PC maker Compaq Computer comes close, spinning its $279 million second-quarter loss as "smaller than expected," never mind the $388 million profit it posted in the second quarter of 2000. With revenue down from a year-earlier level of $10.1 billion to $8.5 billion, and revenue from the company's vaunted enterprise computing business dropping 21 percent, Compaq took the opportunity to warn that third-quarter revenue would likely be even lower.
Could this be the same Compaq that just three years ago shelled out nearly $10 billion to buy DEC, creating what was, at the time, the second-largest computer company in the world? At the time, the DEC acquisition, in the words of one leading business publication, was "getting good reviews from most analysts."
Most, but not all.
Credit our colleague, Gary Hamel, with giving the Compaq-DEC marriage two thumbs down. At the time Compaq swung the DEC deal, Hamel wrote in The Wall Street Journal that when it comes to strategy, "simply buying up someone else's creativity is a poor substitute. If (the Compaq-DEC) merger signals a retreat to safety, it will be remembered not as the birth of a new industrial star, but as the flaring of a dying one."
Or in other words, all the money in the world won't help you if you lack the next big idea.
Imitation may be the sincerest form of flattery, but as strategy, me-tooism has little going for it. Consider Compaq's planned shift from hardware to services: A carbon-copy of the IBM strategy that, executed at this late date, puts Compaq on course to become the computer industry's next Unisys.
The DEC merger masked a simple fact: Compaq's strengths as an innovator first to promote the portable computer and as a pioneer of built-to-order manufacturing using toll-free phone lines had atrophied.
In three short years, systems that were to be Compaq's salvation have found their way into the company's bargain bin. Take Alpha, for instance--DEC's answer to enterprise computing, and a big draw for Compaq. Alpha processors would help Compaq attain, in the words of DEC's then-CEO, "global leadership in enterprise computing."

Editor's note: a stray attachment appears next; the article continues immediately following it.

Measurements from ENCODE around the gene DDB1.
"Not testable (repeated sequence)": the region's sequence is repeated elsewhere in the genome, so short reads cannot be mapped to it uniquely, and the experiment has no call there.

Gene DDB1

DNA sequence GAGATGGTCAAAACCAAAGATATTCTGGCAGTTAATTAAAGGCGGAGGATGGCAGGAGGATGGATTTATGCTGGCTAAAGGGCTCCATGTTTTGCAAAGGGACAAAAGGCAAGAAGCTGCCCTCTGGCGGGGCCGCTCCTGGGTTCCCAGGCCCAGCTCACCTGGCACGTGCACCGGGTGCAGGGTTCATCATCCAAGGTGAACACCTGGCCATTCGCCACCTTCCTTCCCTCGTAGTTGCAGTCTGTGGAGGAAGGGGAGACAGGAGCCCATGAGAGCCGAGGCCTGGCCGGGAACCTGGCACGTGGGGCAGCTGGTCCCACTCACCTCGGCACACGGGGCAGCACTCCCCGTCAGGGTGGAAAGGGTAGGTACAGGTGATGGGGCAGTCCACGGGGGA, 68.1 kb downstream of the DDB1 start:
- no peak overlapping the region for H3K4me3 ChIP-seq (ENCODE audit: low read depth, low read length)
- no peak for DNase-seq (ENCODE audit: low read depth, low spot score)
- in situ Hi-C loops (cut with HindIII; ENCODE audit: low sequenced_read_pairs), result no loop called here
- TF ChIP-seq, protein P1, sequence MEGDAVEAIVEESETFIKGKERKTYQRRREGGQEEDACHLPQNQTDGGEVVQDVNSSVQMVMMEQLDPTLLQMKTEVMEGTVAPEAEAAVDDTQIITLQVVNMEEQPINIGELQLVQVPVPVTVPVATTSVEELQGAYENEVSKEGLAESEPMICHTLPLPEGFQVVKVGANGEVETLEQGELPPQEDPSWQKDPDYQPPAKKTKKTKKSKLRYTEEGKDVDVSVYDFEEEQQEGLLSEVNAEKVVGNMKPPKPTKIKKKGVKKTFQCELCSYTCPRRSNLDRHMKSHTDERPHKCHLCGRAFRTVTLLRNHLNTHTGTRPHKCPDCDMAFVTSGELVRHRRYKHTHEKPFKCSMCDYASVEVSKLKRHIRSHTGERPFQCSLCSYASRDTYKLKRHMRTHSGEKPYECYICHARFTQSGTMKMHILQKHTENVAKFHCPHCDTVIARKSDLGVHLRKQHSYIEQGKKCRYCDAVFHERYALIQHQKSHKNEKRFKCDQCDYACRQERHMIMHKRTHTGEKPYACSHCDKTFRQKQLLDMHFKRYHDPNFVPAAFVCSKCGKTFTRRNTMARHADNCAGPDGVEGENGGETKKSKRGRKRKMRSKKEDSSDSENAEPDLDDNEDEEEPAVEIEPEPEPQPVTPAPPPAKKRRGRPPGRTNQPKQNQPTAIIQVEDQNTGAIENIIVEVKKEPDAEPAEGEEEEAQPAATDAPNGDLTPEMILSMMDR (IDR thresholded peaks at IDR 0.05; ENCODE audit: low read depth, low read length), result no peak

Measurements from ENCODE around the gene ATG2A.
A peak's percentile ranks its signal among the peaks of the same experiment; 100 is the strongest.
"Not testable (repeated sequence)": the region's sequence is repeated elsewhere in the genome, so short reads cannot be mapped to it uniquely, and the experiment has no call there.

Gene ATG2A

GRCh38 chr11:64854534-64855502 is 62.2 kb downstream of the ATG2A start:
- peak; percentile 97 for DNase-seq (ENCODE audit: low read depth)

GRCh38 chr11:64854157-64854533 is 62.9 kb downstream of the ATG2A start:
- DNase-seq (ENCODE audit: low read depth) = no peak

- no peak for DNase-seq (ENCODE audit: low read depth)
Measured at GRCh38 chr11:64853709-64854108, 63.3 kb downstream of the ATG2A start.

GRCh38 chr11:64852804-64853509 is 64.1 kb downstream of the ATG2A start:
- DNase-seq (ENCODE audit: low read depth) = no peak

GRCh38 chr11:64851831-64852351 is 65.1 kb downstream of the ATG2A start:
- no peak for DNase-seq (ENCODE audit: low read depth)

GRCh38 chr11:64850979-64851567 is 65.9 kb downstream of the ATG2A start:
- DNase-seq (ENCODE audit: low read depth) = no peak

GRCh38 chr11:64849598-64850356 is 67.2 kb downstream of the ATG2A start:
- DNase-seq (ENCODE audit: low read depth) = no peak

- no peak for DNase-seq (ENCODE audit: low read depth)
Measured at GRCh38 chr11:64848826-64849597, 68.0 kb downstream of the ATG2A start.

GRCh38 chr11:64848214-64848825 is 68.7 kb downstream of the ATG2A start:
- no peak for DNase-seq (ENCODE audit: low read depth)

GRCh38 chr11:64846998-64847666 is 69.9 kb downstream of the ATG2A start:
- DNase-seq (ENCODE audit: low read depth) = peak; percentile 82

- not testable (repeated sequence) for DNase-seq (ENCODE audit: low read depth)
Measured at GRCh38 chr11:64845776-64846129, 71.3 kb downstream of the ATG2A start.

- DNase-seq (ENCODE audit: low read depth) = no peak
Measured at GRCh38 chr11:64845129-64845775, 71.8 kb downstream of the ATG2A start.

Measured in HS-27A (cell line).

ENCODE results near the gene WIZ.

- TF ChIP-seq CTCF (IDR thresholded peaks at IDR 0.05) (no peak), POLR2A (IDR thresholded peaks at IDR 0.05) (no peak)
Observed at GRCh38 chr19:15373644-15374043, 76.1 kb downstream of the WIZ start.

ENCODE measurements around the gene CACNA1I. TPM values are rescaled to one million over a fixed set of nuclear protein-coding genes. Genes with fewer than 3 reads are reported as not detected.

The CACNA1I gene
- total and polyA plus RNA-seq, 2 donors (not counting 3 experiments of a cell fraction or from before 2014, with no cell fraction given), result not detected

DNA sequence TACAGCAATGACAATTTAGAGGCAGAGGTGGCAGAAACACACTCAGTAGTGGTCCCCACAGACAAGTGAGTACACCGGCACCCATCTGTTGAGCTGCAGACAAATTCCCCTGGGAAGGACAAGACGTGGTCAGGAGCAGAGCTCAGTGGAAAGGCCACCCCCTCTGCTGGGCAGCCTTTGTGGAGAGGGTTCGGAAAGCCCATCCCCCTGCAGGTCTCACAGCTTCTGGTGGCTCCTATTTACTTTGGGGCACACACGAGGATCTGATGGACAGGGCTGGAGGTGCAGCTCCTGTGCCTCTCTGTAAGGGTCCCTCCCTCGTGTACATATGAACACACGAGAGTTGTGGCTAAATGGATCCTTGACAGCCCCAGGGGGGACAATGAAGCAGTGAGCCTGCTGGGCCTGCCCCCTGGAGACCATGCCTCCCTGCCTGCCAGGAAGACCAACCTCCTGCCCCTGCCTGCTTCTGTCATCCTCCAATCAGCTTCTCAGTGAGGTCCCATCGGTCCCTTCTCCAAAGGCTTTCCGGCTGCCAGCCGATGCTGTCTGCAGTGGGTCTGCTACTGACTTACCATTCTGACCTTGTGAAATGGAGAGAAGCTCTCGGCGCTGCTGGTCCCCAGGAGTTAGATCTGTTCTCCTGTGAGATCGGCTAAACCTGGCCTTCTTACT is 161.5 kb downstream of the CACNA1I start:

But that was then.
Last month, after pouring tons of money into Alpha's development (by some estimates, as much as $250 million each year), Compaq surrendered, selling--or, as Compaq gently termed it, "transferring"--Alpha to rival Intel, whose Itanium chip has captured the market Alpha never made for itself. Under the new agreement, Compaq will transfer Alpha tools and technology to Intel under a multiyear plan, with Compaq shuttering its Alpha assembly line altogether by 2003.
Compaq CEO Michael Cappellas spun the Alpha deal as one that "fundamentally lowers our costs significantly. There will be cost improvement, and we'll see some benefit accruing almost immediately." Entirely possible, as short-term gain goes. The big question is whether the Alpha-to-Intel trade will transfer Compaq's revenue to Intel as well.
Take the biotech sector, for example. With so many other black clouds, this is one space where Compaq has done quite well, forging a position as key supplier of supercomputers to pharmaceutical researchers. But those systems are Alpha-driven. Now that Compaq is selling off Alpha, allowing Intel to consolidate Alpha's best into an even better Itanium-plus chip, how likely is it that drug researchers will come back to Compaq when Intel's got the next-gen chip they need?
So now that Compaq's strategy comes down to rearranging the DEC chairs, what's next? Reports say that the company has set aside $500 million this time to buy an IT firm. "When the going gets tough, the tough go shopping": funny enough, when it's emblazoned on a T-shirt. For Compaq shareholders, however, it's not nearly so amusing as a corporate strategy.